Consultation and support resource for engaged planning, designing, and implementation of Broader Impacts programs.

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Resources and Updates


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Public Engagement with Science Tips

Grant Proposal Writing

Public Engagement with Science Tips

  • How learning occurs

How People Learn: Brain, Mind, Experience, and School: Expanded Edition Section II describes how learning occurs. Chapter 2 focuses on how experts differ from novices. Experts often notice meaningful patterns and organization structures in information that novices do not. Experts should remember that content knowledge is different from pedagogical knowledge – what comes easy to them might be difficult for a novice. Helping novices recognize patterns in new information assists understanding. Chapter 3 describes how new learning is based on prior knowledge. People learn by using what they already know to construct new understanding. When designing your activity, consider what your participants will bring to the project. What prior knowledge, opinions, and conceptions do they have? How will that affect your design?

How People Learn: Brain, Mind, Science, and School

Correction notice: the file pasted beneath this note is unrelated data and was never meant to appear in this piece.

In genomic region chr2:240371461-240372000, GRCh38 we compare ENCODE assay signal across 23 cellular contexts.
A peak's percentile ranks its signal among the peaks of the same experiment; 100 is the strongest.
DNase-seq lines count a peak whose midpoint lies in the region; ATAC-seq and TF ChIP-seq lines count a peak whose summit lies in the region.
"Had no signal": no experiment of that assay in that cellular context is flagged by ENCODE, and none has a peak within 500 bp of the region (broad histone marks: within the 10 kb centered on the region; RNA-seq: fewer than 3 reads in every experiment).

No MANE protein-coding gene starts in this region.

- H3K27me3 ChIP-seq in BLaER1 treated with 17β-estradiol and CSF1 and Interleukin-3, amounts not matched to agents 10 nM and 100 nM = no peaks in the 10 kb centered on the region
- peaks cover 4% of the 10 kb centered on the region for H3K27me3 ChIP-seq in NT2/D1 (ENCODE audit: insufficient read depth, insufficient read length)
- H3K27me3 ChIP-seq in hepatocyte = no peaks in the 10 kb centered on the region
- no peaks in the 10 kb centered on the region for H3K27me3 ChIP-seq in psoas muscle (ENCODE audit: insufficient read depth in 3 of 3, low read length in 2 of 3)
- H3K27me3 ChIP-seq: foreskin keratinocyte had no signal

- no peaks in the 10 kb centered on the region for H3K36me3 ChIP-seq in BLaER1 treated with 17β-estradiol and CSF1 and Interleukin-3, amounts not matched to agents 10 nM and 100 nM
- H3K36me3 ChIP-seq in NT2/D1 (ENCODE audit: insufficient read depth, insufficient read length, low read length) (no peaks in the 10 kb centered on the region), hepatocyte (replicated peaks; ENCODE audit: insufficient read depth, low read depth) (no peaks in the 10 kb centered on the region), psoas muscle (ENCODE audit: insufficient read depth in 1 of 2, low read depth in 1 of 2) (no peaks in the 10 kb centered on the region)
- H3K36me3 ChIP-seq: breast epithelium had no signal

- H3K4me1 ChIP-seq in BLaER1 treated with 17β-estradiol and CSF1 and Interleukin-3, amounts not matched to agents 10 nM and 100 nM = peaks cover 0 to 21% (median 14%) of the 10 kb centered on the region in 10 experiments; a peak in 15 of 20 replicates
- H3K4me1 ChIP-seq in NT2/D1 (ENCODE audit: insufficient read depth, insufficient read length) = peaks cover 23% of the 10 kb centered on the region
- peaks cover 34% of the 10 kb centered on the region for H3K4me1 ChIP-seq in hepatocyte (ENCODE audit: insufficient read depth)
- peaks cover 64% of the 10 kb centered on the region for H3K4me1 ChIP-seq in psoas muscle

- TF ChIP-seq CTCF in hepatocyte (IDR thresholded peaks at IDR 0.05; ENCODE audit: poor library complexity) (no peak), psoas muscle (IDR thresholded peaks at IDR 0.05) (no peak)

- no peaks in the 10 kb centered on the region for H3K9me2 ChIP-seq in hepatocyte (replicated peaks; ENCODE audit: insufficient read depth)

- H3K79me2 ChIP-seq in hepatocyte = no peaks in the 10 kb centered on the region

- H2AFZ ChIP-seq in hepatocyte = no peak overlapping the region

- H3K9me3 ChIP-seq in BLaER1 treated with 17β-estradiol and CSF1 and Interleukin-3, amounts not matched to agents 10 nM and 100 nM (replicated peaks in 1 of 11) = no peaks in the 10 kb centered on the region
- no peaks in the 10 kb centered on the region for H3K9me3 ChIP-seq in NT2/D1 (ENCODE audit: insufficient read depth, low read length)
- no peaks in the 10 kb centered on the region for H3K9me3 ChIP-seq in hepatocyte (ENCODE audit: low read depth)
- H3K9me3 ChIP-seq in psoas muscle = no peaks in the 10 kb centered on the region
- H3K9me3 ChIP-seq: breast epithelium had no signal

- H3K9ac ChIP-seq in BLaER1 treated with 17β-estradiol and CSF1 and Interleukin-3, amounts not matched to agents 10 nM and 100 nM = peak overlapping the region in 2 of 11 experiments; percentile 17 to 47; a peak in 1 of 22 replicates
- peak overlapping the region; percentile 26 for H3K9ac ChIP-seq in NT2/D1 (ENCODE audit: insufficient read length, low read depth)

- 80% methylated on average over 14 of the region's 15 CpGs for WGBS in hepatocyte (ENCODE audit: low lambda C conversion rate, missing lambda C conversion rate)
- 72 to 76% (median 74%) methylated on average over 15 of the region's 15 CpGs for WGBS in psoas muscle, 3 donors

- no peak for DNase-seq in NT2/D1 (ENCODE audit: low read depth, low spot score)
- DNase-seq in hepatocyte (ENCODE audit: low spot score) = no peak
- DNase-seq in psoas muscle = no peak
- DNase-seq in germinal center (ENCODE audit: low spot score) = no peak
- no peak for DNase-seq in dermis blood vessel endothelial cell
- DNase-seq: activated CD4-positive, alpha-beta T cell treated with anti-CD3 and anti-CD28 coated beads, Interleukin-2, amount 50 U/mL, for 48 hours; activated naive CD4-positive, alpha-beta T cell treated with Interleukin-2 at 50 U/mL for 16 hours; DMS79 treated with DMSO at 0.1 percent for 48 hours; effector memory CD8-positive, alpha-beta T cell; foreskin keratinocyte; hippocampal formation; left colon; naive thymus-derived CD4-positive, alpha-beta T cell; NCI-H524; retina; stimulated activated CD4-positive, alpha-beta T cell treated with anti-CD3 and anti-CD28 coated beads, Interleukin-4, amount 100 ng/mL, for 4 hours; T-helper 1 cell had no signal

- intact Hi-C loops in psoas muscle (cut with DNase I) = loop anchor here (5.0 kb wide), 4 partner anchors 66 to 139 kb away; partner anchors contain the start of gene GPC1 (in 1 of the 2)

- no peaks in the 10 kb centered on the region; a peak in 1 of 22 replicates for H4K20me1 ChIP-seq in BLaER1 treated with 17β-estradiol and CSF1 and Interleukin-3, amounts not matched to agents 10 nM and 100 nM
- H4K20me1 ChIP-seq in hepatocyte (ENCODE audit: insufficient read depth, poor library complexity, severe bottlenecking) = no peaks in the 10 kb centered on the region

Key Findings from How People Learn


  • In-person opportunities

Communicating research and findings to the public is a fundamental component of Broader Impacts. Below you will find best practices and other recommendations to ensure your public engagement activity or learning environment is the best that it can be. Learn about how to maximize your impact on your target audience.

Exploration Project Framework

  • Virtual recommendations

Below you will find resources that will guide the process of converting your projects to an online format. It provides best practices and tips that will improve the quality and accessibility of your content.


  • Networking

Below you will find a pdf of the partners and programs that are willing to help you find your BI identity.

Names and Faces

  • Why the introduction is important

Demonstrating that scientists are human through stories of life both inside and outside the lab is important for building trust and establishing personal connections with the audience. When a scientist shares a story of how they got interested in science or why they are studying that particular research through a first-person narrative — without use of institutional affiliations — non-scientists are more likely to view them as authentic.

Constructing and Influencing Perceived Authenticity in Science Communication

Communicating science can benefit from scientist ‘being human’